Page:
By James Santagata
Principal Consultant, SiliconEdge
One of the frequent topics I like to discuss besides the myth and meme that "Necessity Is the Mother of All Invention" is the fact many of Silicon Valley's most vaunted startups are all post-tech businesses.
Yes, you read that right. Post-tech.
They surely use technology in their day-to-day operations just as UPS does, the Hilton hotel chain or even Walmart. However, many of these startups may actually use even less tech than these brick and mortar firms. Examples of such startups and ventures that are post tech include Airbnb, Uber and Zappos which is analogous to an online Nordstrom in terms of the excellent customer service experience they provide. Further, the technology required to run these companies is often available right of the shelf for a pittance (relatively speaking). There are plenty of other non-Valley, post-tech companies such as Groupon, Gilt Groupe and Dollar Shave Club to name just a few.
What does all this mean?
As we've discussed many times before, this means that what many of these startups are facing (or will face) as their primary challenge is primarily human in nature not technical.
Specifically, the markets that post-tech startups will want to or tend to target are those which are massively inefficient (thus, having huge profit potential while populated with tepid or ossified competitors) due to the use of regulatory capture by rent-seeking incumbents.
Over the last 18 to 20 years (and especially during the last 7 years) the skills and knowledge needed to quickly and cost effectively build, mass produce and even consume these technologies and tools have now become almost completely common place. Consider that the amount of computing power (and bandwidth) we have in our smart phones to a person 10 years ago as is the ability to buy right off the shelf most of the things we need to create just about any product or business.
We're no longer concerned with the theory behind building a router or the design and development of packet switched (versus a circuit based networks). Even IPTV is no longer a hazy dream but a daily reality.
I could go on and on, but I won't so as not to bore you.
Beyond core technology, the Valley has now grown and matured in regards to the knowledge, processes, skills and resources needed to not only build a product but to launch a company and to make it successful (although, often times, the Valley still struggles greatly with market-based productization and ultimately the monetization off the product. These two sticking points, therefore, provide huge opportunities for the next generation of entrepreneurs to focus on).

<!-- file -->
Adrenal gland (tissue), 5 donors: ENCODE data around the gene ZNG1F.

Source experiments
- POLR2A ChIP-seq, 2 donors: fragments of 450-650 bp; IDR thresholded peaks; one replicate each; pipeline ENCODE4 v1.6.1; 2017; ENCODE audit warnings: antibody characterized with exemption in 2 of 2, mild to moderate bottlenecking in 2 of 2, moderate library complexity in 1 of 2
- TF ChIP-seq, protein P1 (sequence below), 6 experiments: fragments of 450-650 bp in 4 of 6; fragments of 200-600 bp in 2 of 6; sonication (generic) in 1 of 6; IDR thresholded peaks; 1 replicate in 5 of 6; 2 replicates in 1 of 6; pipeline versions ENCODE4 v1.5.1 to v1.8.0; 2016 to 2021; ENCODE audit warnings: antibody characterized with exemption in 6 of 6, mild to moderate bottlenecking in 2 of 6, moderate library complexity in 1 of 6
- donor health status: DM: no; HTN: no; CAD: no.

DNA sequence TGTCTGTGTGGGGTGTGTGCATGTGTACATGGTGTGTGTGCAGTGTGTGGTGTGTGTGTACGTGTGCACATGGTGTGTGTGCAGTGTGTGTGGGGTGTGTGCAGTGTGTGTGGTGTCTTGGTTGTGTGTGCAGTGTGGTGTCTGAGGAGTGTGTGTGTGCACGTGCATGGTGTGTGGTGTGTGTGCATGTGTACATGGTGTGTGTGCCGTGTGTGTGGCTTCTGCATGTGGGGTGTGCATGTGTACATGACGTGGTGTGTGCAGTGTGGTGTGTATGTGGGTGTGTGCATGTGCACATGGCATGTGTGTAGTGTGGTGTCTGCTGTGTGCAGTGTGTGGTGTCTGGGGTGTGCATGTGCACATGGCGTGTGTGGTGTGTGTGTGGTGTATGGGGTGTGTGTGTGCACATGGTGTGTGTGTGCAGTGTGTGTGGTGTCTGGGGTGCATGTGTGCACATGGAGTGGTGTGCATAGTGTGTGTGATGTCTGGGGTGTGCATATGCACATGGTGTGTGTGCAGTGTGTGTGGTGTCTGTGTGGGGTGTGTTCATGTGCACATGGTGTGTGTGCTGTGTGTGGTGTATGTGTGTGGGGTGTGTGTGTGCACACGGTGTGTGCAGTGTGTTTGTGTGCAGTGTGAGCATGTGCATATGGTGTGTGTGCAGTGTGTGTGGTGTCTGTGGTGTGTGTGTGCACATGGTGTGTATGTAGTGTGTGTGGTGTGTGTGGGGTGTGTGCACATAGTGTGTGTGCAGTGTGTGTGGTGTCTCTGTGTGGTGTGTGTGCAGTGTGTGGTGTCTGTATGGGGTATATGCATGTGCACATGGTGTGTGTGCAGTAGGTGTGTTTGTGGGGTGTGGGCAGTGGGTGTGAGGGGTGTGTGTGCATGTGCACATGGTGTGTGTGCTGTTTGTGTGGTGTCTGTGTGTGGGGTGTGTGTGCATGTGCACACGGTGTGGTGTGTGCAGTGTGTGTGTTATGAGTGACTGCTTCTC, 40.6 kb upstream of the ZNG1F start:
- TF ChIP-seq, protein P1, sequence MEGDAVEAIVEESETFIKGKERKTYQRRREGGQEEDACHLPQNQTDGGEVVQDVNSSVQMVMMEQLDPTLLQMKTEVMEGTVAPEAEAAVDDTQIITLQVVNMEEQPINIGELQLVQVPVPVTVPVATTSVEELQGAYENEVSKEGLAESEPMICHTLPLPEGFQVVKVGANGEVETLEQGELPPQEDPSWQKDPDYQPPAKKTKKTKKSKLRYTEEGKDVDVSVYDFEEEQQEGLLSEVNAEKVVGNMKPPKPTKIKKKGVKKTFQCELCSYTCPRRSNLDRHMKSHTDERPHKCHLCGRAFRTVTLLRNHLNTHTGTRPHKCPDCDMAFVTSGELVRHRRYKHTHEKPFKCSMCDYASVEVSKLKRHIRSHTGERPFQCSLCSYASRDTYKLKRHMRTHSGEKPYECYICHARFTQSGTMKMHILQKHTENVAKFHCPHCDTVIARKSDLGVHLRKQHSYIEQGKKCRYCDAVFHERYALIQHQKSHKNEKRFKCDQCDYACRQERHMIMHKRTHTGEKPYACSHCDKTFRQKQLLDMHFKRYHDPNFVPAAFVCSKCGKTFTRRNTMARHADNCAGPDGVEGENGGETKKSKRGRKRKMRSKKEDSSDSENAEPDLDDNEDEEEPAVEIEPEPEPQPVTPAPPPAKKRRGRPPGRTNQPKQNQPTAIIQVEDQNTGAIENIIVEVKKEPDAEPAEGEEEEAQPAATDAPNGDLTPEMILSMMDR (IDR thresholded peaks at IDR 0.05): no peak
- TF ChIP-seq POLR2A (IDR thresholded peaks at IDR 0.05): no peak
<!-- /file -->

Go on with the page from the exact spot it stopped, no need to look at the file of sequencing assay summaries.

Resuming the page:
For me, I'm glad I lived in the Valley and still do business there. It was a very huge turning point and chapter in my life, however, for many reasons, not everyone can get there, at least now.
Yet they worry and fret. Don't.
My advice, is don't worry or fret, do the best you can, with what you have, where you are. If the Valley is in your future you'll be there. And beyond that, there is a downside to the Valley -- too many posers, Drive-by entrepreneurs, Lottery Ticket Louts and so forth attending events and conferences rather than staying home or at the office building product or businesses. Better yet, spending the time getting in front of customers. The point is the Valley is a huge echo-chamber where luck and one-trick ponies are seen as "systems", "processes" and "truths" and where almost no one I have met can separate talent from systems, brand and product.
That's the downside. A major downside.
The upside is that even if you aren't in the Valley, you can still read and see what's going on, in real time, without being pulled into the Valley echo-chamber and backslapping "ataboys" that are often made with good intentions but damage companies and entrepreneurs in the long run.
The glorious fact, and I do say glorious, is that now with all of the knowledge, mentors, books, forms, templates and so on I question this "race to setup in the Valley" Further, we should consider and clearly understand that most of the "tech pain" and "tech risk" has been taken entirely out of the startup equation.
To summarize, in effect, so many of these startups are post-tech. They surely use tech in their daily business or operations just like KFC, Burger King and UPS does but they aren't tech firms. This doesn't make them better or worse than any startup. But it does mean they should acknowledge this new reality as should every startups, potential entrepreneur as well as incumbent.
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